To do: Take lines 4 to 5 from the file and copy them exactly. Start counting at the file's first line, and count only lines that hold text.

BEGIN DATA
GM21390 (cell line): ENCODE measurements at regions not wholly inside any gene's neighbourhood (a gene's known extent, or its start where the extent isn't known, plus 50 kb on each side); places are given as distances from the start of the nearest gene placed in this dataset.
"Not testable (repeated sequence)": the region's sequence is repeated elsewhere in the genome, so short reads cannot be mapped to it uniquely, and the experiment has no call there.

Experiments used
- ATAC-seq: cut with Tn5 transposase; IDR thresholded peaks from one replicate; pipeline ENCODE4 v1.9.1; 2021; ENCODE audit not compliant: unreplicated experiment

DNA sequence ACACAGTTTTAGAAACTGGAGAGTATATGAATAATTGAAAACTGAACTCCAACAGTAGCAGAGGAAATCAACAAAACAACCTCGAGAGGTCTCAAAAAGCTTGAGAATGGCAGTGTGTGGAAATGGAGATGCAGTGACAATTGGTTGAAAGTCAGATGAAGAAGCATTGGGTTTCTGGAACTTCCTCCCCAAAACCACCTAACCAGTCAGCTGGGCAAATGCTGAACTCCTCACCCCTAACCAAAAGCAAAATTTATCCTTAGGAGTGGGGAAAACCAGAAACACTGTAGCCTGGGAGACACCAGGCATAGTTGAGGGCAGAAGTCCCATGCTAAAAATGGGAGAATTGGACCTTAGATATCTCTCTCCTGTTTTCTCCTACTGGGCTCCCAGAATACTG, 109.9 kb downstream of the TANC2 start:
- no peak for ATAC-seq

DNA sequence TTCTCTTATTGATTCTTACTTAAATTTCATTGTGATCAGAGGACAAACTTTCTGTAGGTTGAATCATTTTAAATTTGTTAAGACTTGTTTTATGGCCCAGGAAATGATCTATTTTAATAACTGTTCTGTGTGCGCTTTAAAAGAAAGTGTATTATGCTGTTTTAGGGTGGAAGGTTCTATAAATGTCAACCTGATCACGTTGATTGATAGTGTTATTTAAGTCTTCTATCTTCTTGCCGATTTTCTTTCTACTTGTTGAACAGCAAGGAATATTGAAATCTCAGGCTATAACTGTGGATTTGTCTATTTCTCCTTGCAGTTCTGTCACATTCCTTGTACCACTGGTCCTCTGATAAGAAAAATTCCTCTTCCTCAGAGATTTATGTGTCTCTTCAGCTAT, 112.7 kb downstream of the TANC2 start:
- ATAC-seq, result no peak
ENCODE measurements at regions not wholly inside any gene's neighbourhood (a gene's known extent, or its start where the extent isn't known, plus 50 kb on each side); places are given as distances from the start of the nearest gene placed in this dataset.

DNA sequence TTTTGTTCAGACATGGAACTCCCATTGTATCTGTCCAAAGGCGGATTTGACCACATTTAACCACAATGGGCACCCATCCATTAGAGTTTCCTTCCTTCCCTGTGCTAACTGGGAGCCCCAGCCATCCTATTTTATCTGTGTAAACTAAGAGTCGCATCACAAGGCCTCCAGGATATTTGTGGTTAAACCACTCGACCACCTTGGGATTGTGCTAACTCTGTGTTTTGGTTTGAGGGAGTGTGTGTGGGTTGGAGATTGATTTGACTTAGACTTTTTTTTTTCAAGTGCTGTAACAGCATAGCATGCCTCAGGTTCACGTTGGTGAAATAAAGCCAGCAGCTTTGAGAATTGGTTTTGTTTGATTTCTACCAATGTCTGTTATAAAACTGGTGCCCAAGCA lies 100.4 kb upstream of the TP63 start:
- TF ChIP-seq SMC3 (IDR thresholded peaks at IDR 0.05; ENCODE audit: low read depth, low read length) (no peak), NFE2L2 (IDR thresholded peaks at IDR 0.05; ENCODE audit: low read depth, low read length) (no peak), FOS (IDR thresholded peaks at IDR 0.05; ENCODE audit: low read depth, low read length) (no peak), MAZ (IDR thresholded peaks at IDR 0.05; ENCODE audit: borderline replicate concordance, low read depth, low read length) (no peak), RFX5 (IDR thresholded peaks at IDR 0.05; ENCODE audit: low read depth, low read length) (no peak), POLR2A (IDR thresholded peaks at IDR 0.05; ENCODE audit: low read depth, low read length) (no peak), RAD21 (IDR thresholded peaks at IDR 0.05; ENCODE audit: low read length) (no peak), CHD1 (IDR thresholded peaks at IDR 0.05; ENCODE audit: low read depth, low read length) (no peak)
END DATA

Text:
- ATAC-seq: cut with Tn5 transposase; IDR thresholded peaks from one replicate; pipeline ENCODE4 v1.9.1; 2021; ENCODE audit not compliant: unreplicated experiment

DNA sequence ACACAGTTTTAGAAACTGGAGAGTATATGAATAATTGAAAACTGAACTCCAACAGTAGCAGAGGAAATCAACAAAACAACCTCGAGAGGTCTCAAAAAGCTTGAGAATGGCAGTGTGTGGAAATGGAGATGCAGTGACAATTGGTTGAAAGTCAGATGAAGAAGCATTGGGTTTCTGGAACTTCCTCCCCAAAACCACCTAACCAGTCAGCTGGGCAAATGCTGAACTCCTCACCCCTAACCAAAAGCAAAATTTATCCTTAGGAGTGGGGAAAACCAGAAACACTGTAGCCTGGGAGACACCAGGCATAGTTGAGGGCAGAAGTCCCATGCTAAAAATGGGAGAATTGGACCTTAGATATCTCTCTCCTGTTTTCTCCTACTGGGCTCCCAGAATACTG, 109.9 kb downstream of the TANC2 start: